On Guard Against Lagarde

img_53b00b821b2cdLast month, as I listened to Christine Lagarde lecture at the University of the West Indies (UWI), Mona, I felt a rush of old-fashioned feminist pride. Here was a woman who had made it to the top of a decidedly patriarchal institution, the International Monetary Fund (IMF). And that wasn’t all.

Forbes magazine ranks Lagarde as the fifth most powerful woman in the world! I wondered how much clawing and scratching, or worse, she’d had to do. Or if men yielded gracefully once they recognised her commanding abilities.

novelettegrant_1Unfortunately, in some quarters, it’s still news that women are capable of leadership at the very highest levels of both public- and private-sector organisations. Like the Jamaica Constabulary Force (JCF). I certainly hope Assistant Commissioner Novelette Grant is on the list of possible replacements for Owen Ellington, who has retired so precipitously. It’s as if he just fell over a precipice.

ACP Grant has paid her dues and she’s ready for the top job. She can definitely do far more than just assist. She can take charge. That loaded word, ‘charge’, is of French origin, meaning ‘burden’. Women can assume the responsibilities of leadership if they are given the opportunity. But the JCF is, unquestionably, a male-dominated institution.

CLOSING GENDER GAP

UnknownIn 1999, the University of the West Indies Press published a book by Sergeant Gladys Brown-Campbell titled Patriarchy in the Jamaica Constabulary Force: Its Impact on Gender Equality. She’s the first policewoman to earn a law degree, building on the foundation of her bachelor’s degree in English. I had the pleasure of teaching her at UWI and I’m quite proud of her accomplishments.

In the ‘Introduction’ to the book, Brown-Campbell outlines her objectives: “To investigate the extent to which patriarchy informs women’s opportunities for career advancement and to discover the extent to which biology influences notions of (in)equality in the organisation.” She comes to an unsurprising conclusion: Men discriminate against women in the JCF. And, even worse, women often sell themselves short. Not wanting to antagonise their male colleagues, they settle for less than they’re worth.

A decade and a half after the publication of that book, some progress must have been made in closing the gender gap in the police force. But is it enough? Are we ready for a female commissioner? And if not, why not? Why can’t a talawa Jamaican woman lead the JCF? Queen Nanny has long been a compelling model of female military might. It’s not enough that she’s a national hero. Her true legacy is the value we place on women’s abilities today in all spheres.

BEEN THERE, DONE THAT

imf-logoI have to admit that the hot flash of pride in Lagarde did cool down quite quickly. Because of the IMF. An apparently powerful woman who leads a patriarchal organisation like that can only do so much to transform the culture of gender inequality. And we can’t assume that such a woman actually wants things to change. She can so easily get sucked into the politics of divide and rule. She can end up thinking she’s made it because she’s an ‘exceptional’ woman. But all women have the potential to be ‘exceptional’, given the right opportunities.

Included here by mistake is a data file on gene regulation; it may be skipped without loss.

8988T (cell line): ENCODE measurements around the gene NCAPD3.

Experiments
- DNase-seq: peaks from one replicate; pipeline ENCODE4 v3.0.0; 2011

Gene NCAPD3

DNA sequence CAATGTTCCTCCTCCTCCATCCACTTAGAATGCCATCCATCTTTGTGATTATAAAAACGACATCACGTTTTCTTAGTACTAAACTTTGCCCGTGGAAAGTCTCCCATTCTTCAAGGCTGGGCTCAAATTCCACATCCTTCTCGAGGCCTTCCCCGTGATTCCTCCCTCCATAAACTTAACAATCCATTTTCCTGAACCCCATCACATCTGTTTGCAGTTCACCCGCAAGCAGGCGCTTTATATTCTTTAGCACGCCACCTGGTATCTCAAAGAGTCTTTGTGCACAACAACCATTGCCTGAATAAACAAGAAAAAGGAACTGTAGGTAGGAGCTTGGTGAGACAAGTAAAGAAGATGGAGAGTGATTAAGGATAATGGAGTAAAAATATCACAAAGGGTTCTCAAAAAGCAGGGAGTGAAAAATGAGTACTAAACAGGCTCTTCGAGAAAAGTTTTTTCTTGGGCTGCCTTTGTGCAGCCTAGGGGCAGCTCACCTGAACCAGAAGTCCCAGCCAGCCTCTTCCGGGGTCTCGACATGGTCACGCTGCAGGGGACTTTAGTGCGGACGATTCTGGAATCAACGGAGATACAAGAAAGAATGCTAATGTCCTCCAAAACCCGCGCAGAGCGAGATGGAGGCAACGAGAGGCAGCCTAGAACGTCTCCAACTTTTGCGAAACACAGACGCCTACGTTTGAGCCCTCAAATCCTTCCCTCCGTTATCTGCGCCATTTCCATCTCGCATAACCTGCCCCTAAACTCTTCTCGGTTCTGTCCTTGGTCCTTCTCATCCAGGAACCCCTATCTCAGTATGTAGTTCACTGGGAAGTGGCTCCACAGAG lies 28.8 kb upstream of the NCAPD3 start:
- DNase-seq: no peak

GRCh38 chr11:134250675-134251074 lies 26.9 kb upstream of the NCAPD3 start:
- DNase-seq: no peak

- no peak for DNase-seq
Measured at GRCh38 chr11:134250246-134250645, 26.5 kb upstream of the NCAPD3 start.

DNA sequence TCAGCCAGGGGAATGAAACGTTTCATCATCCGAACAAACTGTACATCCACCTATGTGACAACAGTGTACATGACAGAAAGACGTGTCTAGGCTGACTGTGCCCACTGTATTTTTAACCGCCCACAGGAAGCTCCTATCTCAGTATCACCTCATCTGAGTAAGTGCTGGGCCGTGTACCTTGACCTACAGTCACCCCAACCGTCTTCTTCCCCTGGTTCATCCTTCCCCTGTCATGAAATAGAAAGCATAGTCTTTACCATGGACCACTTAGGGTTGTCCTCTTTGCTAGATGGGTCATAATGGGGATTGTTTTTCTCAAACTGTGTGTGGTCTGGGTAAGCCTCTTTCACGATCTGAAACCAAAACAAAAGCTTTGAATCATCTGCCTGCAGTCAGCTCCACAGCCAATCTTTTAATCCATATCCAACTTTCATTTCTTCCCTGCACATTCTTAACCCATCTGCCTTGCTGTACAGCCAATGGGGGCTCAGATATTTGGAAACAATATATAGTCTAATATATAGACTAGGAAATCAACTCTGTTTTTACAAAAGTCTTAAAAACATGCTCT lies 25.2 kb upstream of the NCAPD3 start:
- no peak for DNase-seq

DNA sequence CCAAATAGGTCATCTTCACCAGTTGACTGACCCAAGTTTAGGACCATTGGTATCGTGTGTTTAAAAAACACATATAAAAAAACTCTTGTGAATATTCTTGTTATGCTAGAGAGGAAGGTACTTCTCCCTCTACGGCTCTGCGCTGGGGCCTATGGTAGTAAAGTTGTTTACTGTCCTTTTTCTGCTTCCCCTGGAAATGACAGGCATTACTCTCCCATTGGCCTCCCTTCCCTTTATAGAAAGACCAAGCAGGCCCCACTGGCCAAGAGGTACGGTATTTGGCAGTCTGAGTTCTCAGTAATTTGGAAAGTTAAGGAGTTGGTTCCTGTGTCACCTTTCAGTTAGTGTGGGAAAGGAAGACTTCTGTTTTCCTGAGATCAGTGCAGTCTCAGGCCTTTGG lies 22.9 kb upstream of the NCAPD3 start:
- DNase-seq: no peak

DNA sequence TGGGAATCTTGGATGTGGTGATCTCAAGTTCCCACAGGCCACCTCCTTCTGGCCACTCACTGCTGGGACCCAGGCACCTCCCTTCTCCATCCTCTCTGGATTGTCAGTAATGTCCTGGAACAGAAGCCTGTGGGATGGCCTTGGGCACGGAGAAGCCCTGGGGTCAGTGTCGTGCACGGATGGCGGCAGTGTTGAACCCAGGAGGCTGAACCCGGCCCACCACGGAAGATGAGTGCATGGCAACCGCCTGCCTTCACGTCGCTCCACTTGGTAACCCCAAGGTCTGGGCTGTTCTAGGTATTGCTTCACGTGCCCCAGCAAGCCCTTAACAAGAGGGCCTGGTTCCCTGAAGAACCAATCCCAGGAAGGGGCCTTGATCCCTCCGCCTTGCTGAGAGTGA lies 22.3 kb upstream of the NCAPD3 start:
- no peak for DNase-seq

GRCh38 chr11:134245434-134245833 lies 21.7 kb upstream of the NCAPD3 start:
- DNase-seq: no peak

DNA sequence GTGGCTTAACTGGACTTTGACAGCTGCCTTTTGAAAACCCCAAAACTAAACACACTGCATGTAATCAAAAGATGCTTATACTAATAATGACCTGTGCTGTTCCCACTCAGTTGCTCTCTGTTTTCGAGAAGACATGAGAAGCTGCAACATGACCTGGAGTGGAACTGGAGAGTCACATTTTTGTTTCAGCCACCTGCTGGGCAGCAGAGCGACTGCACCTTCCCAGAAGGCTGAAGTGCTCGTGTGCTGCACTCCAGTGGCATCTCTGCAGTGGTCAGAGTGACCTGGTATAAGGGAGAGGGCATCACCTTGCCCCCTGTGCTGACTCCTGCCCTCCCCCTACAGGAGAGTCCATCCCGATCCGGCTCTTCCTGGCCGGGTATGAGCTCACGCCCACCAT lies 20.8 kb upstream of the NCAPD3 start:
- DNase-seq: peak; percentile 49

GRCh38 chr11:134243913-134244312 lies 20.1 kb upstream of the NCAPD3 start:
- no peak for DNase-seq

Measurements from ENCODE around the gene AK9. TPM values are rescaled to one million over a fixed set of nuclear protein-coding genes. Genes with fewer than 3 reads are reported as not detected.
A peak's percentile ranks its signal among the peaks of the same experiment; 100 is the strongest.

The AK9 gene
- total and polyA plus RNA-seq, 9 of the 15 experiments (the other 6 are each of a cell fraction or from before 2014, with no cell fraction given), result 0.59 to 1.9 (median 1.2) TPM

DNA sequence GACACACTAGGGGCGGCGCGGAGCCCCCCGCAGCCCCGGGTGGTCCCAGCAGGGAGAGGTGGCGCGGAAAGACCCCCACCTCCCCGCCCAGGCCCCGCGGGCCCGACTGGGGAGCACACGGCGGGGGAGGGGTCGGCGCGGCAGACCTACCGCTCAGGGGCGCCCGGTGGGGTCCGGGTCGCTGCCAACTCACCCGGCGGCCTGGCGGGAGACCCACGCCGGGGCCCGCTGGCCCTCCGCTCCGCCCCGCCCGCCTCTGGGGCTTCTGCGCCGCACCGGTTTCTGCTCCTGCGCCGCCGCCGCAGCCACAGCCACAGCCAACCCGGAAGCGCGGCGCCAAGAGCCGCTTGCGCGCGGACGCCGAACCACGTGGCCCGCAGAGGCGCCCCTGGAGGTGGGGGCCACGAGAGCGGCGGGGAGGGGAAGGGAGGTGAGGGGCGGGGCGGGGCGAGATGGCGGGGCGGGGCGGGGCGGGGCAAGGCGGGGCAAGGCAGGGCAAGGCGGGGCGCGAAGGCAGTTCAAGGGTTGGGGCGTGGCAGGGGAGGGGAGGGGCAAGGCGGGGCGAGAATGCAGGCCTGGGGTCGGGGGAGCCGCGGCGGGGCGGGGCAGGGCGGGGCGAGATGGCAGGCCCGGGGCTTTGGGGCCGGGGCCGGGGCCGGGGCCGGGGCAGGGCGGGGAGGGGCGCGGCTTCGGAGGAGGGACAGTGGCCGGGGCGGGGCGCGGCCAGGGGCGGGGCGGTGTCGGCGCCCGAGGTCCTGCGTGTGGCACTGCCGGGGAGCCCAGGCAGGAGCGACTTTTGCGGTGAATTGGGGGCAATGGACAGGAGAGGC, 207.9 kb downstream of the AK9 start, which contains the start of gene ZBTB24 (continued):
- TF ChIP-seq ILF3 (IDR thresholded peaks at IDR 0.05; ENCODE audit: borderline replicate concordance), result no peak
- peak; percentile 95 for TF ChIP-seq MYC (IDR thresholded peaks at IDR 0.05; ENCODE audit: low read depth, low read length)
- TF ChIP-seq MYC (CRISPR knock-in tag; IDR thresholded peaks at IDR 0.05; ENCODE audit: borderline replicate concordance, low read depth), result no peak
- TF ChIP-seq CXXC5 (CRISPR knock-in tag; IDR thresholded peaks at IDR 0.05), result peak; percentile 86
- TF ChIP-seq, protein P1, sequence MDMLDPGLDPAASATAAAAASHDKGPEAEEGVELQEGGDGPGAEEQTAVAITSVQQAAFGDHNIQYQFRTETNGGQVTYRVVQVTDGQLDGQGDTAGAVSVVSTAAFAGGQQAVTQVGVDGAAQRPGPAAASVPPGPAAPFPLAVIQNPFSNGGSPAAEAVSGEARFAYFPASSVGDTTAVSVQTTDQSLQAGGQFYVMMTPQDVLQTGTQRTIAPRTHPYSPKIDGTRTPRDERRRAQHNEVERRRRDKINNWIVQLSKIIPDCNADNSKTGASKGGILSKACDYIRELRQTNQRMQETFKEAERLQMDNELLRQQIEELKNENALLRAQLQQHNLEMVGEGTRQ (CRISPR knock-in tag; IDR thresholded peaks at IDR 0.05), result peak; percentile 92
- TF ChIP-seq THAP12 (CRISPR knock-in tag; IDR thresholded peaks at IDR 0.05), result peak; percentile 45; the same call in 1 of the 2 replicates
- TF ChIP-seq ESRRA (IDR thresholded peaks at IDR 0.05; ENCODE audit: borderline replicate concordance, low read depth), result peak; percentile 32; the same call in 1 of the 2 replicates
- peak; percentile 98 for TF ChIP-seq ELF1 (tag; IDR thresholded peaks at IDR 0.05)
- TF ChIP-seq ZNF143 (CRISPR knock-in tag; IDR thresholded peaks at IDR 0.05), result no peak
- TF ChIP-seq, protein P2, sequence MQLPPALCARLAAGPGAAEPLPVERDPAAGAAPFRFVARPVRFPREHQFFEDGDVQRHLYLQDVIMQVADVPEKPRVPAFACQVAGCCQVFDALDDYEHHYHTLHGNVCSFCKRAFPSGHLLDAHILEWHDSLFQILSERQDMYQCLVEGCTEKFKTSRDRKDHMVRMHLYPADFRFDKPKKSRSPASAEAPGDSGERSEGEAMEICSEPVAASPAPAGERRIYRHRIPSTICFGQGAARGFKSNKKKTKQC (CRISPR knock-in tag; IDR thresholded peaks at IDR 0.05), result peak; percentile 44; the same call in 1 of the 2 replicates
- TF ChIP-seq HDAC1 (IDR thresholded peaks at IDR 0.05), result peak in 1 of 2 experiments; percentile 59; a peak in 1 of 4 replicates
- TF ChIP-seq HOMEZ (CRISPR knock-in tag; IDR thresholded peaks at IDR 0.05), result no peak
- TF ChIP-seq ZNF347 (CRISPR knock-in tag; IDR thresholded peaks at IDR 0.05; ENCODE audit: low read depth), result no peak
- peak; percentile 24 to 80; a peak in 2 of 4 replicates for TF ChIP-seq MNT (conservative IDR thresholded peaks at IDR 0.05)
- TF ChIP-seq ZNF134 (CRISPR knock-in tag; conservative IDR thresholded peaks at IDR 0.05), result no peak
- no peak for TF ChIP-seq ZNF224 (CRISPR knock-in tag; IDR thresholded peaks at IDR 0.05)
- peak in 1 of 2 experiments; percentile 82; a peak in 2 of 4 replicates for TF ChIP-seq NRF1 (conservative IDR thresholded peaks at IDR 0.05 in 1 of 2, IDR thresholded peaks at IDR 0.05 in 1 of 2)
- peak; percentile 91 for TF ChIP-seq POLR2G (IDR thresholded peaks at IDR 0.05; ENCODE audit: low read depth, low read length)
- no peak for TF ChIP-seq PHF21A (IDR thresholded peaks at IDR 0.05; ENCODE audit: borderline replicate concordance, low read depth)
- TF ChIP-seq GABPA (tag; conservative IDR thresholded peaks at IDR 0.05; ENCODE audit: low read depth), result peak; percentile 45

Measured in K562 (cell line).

slavery_2849118bGender politics aside, what made me put my guard back up was Lagarde’s troubling message. After all, she’s the rather pleasant face of the heartless IMF. What we’re being told repeatedly is that one of the major planks of Jamaica’s economic recovery is devaluation of the dollar. I’m no economist. But as I understand it, here’s how the argument goes: A weak dollar will attract foreign investors who will make a killing. We’ll be so grateful for the jobs they bring, we’ll work for next to nothing. Been there and done that! So we’re not going back there if we can help it.

Furthermore, a weak dollar will make imported goods so expensive we’ll just have to do without them. We’ll be forced to produce more. But this is where it gets tricky. Production costs, such as imported energy, will continue to increase as the value of the dollar decreases. So businesses will collapse and jobs will disappear. And there will be less money in circulation. We’ll be right back to where we started. Pauperised.

imagesInstead of deliberately weakening the dollar and reducing the buying power of Jamaican consumers, we need to launch a public-education campaign to help us wisely spend the little money we do have. Why do we need so many foreign goods? And when are we going to start placing high value on our natural resources? In this stifling season of drought, we’ve all been feeling the power of the sun. Why have we taken so long to harness this free source of energy? Yes, the infrastructure is expensive, but it will quickly pay for itself.

images-1From the luxury of her job as managing director of the IMF, Christine Lagarde can tell us with great authority that more poverty is the route to economic security for us. We know better than that. Nutten no go so. Lagarde is the Fund’s guard. That’s what her name means. We had better watch over our lickle money.

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If Men Could Get Pregnant …